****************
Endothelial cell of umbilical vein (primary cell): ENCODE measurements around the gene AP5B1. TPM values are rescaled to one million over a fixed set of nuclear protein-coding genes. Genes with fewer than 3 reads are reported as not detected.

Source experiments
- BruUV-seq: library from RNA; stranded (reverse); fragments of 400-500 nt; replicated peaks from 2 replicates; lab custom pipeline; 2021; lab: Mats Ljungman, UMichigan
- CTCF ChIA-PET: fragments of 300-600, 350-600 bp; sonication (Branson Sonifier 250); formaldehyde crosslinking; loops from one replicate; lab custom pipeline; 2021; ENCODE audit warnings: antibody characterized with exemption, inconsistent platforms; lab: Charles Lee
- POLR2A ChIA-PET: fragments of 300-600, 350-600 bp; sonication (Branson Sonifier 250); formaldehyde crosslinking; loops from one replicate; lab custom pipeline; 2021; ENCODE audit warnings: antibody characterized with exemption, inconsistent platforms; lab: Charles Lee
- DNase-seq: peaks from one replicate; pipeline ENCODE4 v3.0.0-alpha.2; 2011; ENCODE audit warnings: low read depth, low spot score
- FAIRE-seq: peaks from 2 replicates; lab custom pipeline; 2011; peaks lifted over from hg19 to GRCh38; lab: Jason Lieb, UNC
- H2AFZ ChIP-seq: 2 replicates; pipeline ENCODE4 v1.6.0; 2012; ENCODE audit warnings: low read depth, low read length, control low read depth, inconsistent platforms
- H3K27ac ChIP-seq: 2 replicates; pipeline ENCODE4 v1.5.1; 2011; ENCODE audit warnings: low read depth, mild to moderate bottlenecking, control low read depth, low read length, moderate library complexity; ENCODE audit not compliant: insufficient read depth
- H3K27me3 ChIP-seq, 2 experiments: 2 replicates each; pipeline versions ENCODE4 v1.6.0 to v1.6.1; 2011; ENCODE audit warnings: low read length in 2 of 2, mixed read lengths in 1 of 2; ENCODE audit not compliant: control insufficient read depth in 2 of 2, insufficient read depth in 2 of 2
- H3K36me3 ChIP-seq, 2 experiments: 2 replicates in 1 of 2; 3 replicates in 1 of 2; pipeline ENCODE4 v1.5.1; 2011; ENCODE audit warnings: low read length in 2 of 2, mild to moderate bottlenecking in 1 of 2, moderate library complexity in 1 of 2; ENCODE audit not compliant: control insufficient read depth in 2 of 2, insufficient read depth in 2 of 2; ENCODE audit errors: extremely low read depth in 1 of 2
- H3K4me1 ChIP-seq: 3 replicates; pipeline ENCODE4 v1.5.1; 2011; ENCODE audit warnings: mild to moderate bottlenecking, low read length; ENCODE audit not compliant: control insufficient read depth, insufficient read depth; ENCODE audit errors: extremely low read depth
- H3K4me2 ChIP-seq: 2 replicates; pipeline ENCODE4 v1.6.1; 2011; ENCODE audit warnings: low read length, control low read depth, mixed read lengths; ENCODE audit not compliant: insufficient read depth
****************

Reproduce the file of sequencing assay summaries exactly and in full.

Endothelial cell of umbilical vein (primary cell): ENCODE measurements around the gene AP5B1. TPM values are rescaled to one million over a fixed set of nuclear protein-coding genes. Genes with fewer than 3 reads are reported as not detected.

Source experiments
- BruUV-seq: library from RNA; stranded (reverse); fragments of 400-500 nt; replicated peaks from 2 replicates; lab custom pipeline; 2021; lab: Mats Ljungman, UMichigan
- CTCF ChIA-PET: fragments of 300-600, 350-600 bp; sonication (Branson Sonifier 250); formaldehyde crosslinking; loops from one replicate; lab custom pipeline; 2021; ENCODE audit warnings: antibody characterized with exemption, inconsistent platforms; lab: Charles Lee
- POLR2A ChIA-PET: fragments of 300-600, 350-600 bp; sonication (Branson Sonifier 250); formaldehyde crosslinking; loops from one replicate; lab custom pipeline; 2021; ENCODE audit warnings: antibody characterized with exemption, inconsistent platforms; lab: Charles Lee
- DNase-seq: peaks from one replicate; pipeline ENCODE4 v3.0.0-alpha.2; 2011; ENCODE audit warnings: low read depth, low spot score
- FAIRE-seq: peaks from 2 replicates; lab custom pipeline; 2011; peaks lifted over from hg19 to GRCh38; lab: Jason Lieb, UNC
- H2AFZ ChIP-seq: 2 replicates; pipeline ENCODE4 v1.6.0; 2012; ENCODE audit warnings: low read depth, low read length, control low read depth, inconsistent platforms
- H3K27ac ChIP-seq: 2 replicates; pipeline ENCODE4 v1.5.1; 2011; ENCODE audit warnings: low read depth, mild to moderate bottlenecking, control low read depth, low read length, moderate library complexity; ENCODE audit not compliant: insufficient read depth
- H3K27me3 ChIP-seq, 2 experiments: 2 replicates each; pipeline versions ENCODE4 v1.6.0 to v1.6.1; 2011; ENCODE audit warnings: low read length in 2 of 2, mixed read lengths in 1 of 2; ENCODE audit not compliant: control insufficient read depth in 2 of 2, insufficient read depth in 2 of 2
- H3K36me3 ChIP-seq, 2 experiments: 2 replicates in 1 of 2; 3 replicates in 1 of 2; pipeline ENCODE4 v1.5.1; 2011; ENCODE audit warnings: low read length in 2 of 2, mild to moderate bottlenecking in 1 of 2, moderate library complexity in 1 of 2; ENCODE audit not compliant: control insufficient read depth in 2 of 2, insufficient read depth in 2 of 2; ENCODE audit errors: extremely low read depth in 1 of 2
- H3K4me1 ChIP-seq: 3 replicates; pipeline ENCODE4 v1.5.1; 2011; ENCODE audit warnings: mild to moderate bottlenecking, low read length; ENCODE audit not compliant: control insufficient read depth, insufficient read depth; ENCODE audit errors: extremely low read depth
- H3K4me2 ChIP-seq: 2 replicates; pipeline ENCODE4 v1.6.1; 2011; ENCODE audit warnings: low read length, control low read depth, mixed read lengths; ENCODE audit not compliant: insufficient read depth